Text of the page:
Glenn Beck: Fairness Doctrine on the way


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Fairness doctrine: The Democrats ready to muzzle the right?

GLENN: There's a story today. You'll see it on the front page of the Drudge Report. Here comes the Fairness Doctrine, gang. The Fairness Doctrine is coming. They are going to do everything they can to silence our voices. And if you don't think so if you think that's just a lot of hot air -- well, speaking of hot air, the science is settled. They didn't even have a conversation with anybody. They refused to have a debate with anyone because the debate has been settled. What do you think the debate is going to be like after they win with Nancy Pelosi, Harry Reid, Murtha, Joe Biden, Barack Obama, Ted Kennedy, all of these incredible liberal people. They thought that it was a shift to the left on the last election. Don't you see what the messages we're sending these people.

Can you tell me, please help me. What the hell is wrong with America what the hell happened to America? Do we need an alarm clock? How big does the alarm clock have to be? I swear, I'm looking for the guy with the bells, the bells. I mean, I can't stop hearing the bells. How is it that we can have a guy who is a socialist and people know he's a socialist? "Oh, well, it's change." Yeah, that's change all right. Boy is that ever change. What do you think they are going to do when they get in? Inspire, transform, you know, to that new generation that's coming.

Colin Powell says because he's reaching out all across America. I don't even know what the hell that means. Of course he's reaching all across America. He's running for President of the United States. What, is he going to go, "No, I'm only talking to Tennessee." He's reaching out across America. He's reaching for our wallets all across America. Because of who he is. Barack Obama? What do you mean because of who he is? Because he actually had a tough upbringing, made something of himself and then spends his whole life convincing others that they can't make it without him? I mean, it doesn't make any sense. Because of his rhetorical abilities. Oh, because of his rhetorical abilities. Oh, okay. Well, he went with Barack Obama, I was basing my vote on his rhetorical abilities, I was going to go with Mark Twain. Because of his rhetorical, he has both style and substance. Now, you're describing John F. Kennedy. That's the standard of being successful President, being an exceptional President. What's the standard? I don't even know. He also has two other reasons for not liking -- for going with Barack Obama. He didn't like Palin as the VP choice, and he said "I would have difficulty with two more conservative appointments to the Supreme Court." What? How could you possibly -- are you conservative? What are you talking about you'd have a problem with two more conservative -- excuse me? I don't want a conservative on the Supreme Court. I want a constitutionalist. I want a strict constructionist. Somebody who actually knows the name of some of the signers of the Constitution. What do you think?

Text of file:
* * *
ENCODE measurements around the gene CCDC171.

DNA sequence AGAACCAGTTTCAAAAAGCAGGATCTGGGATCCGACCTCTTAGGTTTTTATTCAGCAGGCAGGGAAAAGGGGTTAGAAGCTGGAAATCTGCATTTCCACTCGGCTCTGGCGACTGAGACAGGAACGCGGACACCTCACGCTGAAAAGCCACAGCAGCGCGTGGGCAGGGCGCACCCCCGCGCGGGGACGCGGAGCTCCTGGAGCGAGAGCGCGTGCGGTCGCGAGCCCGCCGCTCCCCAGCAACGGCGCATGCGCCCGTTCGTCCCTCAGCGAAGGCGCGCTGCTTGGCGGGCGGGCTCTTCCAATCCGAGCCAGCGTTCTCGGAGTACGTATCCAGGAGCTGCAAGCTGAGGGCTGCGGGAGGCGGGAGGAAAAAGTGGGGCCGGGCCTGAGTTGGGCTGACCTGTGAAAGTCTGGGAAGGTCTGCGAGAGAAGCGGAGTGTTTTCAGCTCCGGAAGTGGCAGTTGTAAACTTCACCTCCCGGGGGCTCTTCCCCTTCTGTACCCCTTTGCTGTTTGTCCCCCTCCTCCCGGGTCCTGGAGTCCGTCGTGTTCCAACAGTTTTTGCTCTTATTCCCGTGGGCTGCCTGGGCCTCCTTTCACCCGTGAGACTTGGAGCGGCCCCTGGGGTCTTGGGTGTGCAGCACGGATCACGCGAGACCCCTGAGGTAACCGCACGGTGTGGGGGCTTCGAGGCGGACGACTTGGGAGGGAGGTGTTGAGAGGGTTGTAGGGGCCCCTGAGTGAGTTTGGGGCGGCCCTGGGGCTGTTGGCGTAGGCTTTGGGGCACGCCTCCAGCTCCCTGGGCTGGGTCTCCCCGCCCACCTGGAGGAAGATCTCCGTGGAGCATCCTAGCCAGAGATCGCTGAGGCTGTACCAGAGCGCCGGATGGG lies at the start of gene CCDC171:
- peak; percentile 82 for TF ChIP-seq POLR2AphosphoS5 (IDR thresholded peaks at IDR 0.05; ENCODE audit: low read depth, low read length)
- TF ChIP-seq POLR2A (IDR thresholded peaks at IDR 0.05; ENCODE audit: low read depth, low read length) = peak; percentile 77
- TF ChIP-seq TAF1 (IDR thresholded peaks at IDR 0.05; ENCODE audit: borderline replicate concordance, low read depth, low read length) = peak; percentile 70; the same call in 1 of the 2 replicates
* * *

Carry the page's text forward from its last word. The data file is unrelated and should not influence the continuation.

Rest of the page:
Oh, my gosh. Stu, did blood shoot out of your eyes? Did it just come right -- how far? Were you looking in the eyes of your lovely wife and she's like, Stu, you got blood all over me."